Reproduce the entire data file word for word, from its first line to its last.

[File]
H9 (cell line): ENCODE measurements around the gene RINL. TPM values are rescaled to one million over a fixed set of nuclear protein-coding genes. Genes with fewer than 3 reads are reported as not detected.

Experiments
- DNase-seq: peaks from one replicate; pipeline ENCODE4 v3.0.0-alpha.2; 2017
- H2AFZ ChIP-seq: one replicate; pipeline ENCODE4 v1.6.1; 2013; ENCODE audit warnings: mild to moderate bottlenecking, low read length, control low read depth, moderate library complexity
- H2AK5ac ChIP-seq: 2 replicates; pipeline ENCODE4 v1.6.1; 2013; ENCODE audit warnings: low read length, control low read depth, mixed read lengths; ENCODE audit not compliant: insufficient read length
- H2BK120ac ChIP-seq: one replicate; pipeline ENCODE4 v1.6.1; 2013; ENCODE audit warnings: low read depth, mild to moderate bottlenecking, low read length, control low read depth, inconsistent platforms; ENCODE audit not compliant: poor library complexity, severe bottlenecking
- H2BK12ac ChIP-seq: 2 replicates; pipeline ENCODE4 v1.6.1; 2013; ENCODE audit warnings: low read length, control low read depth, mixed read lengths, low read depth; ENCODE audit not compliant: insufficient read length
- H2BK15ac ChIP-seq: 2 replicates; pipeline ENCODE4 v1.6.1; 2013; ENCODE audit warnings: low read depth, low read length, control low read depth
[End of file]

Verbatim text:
H9 (cell line): ENCODE measurements around the gene RINL. TPM values are rescaled to one million over a fixed set of nuclear protein-coding genes. Genes with fewer than 3 reads are reported as not detected.

Experiments
- DNase-seq: peaks from one replicate; pipeline ENCODE4 v3.0.0-alpha.2; 2017
- H2AFZ ChIP-seq: one replicate; pipeline ENCODE4 v1.6.1; 2013; ENCODE audit warnings: mild to moderate bottlenecking, low read length, control low read depth, moderate library complexity
- H2AK5ac ChIP-seq: 2 replicates; pipeline ENCODE4 v1.6.1; 2013; ENCODE audit warnings: low read length, control low read depth, mixed read lengths; ENCODE audit not compliant: insufficient read length
- H2BK120ac ChIP-seq: one replicate; pipeline ENCODE4 v1.6.1; 2013; ENCODE audit warnings: low read depth, mild to moderate bottlenecking, low read length, control low read depth, inconsistent platforms; ENCODE audit not compliant: poor library complexity, severe bottlenecking
- H2BK12ac ChIP-seq: 2 replicates; pipeline ENCODE4 v1.6.1; 2013; ENCODE audit warnings: low read length, control low read depth, mixed read lengths, low read depth; ENCODE audit not compliant: insufficient read length
- H2BK15ac ChIP-seq: 2 replicates; pipeline ENCODE4 v1.6.1; 2013; ENCODE audit warnings: low read depth, low read length, control low read depth